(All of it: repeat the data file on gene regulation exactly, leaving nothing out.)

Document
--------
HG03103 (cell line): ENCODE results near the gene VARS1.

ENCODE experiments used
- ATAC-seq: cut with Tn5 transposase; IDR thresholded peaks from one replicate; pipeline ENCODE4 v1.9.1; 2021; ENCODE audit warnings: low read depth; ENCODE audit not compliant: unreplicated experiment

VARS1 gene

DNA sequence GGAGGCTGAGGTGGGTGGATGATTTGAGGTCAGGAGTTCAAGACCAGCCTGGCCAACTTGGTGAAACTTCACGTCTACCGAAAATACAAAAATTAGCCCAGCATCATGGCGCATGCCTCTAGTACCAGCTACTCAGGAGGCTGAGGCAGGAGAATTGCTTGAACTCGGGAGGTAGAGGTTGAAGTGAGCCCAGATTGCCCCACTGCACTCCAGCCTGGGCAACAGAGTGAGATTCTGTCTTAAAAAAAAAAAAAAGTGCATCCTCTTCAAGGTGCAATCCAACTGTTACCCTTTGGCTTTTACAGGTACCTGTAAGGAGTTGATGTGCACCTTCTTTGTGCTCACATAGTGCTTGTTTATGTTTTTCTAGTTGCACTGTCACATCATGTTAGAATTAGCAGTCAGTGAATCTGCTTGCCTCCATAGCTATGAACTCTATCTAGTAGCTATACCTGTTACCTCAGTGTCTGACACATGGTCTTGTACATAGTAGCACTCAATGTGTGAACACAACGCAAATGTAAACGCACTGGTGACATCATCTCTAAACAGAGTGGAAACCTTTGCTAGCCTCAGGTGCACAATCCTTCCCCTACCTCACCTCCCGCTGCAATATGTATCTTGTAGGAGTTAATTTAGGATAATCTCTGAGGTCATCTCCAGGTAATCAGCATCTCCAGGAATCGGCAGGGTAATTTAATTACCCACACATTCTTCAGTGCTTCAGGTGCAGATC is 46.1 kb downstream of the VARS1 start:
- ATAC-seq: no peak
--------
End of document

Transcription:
HG03103 (cell line): ENCODE results near the gene VARS1.

ENCODE experiments used
- ATAC-seq: cut with Tn5 transposase; IDR thresholded peaks from one replicate; pipeline ENCODE4 v1.9.1; 2021; ENCODE audit warnings: low read depth; ENCODE audit not compliant: unreplicated experiment

VARS1 gene

DNA sequence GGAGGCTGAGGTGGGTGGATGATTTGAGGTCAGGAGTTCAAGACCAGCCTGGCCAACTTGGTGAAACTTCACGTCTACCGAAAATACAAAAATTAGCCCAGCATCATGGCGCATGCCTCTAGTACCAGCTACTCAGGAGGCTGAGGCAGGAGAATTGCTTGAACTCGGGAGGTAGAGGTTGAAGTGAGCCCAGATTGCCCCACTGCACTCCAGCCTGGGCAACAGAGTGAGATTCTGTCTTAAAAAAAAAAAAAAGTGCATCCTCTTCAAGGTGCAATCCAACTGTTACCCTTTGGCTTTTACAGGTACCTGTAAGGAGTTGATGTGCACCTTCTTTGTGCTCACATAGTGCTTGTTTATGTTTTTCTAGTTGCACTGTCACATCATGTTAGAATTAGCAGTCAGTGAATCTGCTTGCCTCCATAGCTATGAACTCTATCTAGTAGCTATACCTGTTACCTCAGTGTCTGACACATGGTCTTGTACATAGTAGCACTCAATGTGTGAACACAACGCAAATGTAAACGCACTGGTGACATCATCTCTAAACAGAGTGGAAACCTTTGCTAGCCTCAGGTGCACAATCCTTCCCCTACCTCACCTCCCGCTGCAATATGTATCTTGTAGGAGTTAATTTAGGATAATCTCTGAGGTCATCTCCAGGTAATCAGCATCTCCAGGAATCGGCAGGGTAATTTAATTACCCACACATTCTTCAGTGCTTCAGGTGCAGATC is 46.1 kb downstream of the VARS1 start:
- ATAC-seq: no peak